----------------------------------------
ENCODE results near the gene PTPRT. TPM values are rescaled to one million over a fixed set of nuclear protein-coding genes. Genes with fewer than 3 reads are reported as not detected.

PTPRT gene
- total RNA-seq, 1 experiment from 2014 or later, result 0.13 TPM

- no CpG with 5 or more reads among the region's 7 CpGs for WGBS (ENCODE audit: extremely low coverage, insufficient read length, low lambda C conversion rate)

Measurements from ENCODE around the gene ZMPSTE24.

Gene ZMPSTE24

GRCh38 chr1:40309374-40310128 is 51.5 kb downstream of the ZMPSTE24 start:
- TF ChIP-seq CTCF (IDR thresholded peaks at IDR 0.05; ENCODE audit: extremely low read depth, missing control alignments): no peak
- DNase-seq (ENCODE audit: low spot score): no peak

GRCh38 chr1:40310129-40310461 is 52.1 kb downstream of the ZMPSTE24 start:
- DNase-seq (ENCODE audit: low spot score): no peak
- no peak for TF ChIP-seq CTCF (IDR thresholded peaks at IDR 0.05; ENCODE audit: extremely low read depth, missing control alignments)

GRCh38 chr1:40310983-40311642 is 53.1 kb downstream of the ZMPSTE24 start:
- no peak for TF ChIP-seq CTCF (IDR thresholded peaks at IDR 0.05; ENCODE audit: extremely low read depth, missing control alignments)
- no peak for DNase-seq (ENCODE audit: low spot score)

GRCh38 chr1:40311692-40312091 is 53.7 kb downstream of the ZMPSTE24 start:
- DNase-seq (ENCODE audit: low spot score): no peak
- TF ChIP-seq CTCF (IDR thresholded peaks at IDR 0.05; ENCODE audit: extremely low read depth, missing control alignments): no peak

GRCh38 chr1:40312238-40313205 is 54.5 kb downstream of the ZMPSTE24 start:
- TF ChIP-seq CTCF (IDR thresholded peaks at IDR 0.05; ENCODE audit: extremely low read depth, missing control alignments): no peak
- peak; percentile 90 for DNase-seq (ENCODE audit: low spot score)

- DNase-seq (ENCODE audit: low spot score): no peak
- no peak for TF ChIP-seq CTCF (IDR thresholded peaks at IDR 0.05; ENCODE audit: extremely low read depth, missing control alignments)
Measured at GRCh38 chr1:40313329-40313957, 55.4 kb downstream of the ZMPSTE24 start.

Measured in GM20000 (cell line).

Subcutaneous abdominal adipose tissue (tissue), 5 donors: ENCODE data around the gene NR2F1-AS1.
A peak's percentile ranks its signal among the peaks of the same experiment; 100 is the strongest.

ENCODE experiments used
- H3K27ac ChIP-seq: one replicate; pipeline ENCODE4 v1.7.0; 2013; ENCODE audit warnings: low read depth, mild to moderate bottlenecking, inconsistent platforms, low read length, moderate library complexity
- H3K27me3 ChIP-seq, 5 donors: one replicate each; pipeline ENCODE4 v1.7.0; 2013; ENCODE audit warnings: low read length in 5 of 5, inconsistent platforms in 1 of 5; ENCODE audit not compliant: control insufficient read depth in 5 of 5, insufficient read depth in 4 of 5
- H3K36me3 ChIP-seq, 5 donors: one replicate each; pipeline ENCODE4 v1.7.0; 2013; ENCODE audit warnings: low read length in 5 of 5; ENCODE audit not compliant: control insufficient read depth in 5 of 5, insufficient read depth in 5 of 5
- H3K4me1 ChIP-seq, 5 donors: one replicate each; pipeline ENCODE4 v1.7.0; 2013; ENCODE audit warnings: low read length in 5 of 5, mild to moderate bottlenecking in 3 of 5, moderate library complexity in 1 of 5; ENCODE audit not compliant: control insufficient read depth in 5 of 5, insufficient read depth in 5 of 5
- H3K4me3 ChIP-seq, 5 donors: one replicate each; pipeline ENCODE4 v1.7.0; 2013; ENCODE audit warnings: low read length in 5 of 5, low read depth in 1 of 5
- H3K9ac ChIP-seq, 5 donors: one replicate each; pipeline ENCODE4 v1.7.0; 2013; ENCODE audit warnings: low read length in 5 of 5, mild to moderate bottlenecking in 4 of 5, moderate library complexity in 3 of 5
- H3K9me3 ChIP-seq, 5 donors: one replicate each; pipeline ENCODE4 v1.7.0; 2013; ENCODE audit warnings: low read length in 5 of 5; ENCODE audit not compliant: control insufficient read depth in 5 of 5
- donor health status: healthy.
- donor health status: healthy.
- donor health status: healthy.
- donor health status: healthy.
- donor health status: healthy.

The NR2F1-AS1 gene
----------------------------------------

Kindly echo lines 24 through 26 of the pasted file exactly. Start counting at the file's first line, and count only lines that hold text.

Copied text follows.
Measured at GRCh38 chr1:40313329-40313957, 55.4 kb downstream of the ZMPSTE24 start.

Measured in GM20000 (cell line).

Subcutaneous abdominal adipose tissue (tissue), 5 donors: ENCODE data around the gene NR2F1-AS1.